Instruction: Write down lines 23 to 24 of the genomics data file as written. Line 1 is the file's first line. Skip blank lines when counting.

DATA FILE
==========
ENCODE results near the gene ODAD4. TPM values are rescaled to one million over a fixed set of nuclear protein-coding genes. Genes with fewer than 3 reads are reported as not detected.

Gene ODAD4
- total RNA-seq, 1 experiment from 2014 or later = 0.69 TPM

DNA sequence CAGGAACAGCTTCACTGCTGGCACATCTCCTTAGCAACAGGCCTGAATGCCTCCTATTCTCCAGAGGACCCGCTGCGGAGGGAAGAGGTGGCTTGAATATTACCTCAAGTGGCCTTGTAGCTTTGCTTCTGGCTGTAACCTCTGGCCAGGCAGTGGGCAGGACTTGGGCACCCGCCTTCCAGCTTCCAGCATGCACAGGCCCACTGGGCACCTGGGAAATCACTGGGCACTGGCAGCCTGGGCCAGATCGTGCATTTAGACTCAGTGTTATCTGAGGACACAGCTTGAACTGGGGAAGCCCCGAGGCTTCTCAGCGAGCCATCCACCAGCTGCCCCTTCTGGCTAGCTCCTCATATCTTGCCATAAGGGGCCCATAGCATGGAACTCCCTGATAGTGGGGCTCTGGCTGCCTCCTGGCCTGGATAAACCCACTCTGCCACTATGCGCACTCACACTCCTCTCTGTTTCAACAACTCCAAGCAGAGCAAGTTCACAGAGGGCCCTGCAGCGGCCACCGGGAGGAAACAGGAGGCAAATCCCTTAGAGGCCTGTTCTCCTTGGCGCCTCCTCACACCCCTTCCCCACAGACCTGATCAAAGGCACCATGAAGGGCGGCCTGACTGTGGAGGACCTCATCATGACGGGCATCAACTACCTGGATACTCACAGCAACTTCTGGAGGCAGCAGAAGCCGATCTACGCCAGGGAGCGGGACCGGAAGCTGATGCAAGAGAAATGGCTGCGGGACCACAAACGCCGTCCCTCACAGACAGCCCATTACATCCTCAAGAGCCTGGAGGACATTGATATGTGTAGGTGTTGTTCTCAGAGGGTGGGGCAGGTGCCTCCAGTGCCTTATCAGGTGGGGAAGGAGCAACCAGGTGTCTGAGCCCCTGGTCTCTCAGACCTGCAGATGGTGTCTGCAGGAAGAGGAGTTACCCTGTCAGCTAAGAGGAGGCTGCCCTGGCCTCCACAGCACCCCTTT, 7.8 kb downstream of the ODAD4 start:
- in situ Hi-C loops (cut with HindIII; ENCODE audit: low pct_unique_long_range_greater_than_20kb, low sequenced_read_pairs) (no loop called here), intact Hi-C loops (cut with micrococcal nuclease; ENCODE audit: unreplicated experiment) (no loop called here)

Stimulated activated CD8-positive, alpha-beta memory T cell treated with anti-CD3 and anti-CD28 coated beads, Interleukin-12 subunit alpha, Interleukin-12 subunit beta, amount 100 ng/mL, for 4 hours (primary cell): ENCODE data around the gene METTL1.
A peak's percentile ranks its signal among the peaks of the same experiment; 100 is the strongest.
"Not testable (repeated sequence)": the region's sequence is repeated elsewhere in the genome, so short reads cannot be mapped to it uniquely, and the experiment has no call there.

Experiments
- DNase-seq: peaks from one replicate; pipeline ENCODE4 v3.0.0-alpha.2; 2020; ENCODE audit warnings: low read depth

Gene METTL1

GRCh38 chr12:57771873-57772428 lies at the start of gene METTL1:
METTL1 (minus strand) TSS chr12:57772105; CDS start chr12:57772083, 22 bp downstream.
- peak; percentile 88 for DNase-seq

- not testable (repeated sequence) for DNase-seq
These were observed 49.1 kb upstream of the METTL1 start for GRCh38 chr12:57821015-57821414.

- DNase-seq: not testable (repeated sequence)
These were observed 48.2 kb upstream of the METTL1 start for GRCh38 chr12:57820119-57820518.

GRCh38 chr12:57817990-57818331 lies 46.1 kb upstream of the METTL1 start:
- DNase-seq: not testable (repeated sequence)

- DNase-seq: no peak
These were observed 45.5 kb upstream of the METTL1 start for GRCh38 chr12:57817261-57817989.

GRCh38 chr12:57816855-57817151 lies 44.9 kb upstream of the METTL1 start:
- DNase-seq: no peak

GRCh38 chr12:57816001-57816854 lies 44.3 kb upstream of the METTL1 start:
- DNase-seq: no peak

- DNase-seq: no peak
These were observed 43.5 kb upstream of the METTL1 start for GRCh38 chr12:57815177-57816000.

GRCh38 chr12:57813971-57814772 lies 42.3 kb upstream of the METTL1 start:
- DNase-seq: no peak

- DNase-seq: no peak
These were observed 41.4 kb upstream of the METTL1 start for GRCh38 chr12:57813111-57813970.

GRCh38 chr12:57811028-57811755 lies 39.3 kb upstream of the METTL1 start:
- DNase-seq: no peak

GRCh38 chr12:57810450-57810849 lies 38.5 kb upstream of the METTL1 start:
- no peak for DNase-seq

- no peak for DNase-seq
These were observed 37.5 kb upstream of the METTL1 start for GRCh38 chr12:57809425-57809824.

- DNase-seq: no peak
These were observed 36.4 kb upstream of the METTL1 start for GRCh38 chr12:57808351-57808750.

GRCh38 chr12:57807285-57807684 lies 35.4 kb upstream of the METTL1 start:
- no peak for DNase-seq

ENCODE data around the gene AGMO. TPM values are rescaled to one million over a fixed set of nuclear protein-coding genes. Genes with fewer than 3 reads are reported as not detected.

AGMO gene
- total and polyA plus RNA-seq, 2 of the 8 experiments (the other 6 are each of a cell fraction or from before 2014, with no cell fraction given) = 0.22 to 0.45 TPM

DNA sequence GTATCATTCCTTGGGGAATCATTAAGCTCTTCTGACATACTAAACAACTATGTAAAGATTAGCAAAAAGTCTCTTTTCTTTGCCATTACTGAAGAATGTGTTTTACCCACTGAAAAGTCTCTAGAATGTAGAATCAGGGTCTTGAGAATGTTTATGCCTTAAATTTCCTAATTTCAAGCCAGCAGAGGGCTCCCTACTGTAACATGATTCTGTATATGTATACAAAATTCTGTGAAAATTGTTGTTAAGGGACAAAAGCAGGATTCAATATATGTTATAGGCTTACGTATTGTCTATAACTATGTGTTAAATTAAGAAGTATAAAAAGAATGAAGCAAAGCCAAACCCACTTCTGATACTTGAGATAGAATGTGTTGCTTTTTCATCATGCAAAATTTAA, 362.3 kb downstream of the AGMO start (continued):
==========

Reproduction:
GRCh38 chr12:57816855-57817151 lies 44.9 kb upstream of the METTL1 start:
- DNase-seq: no peak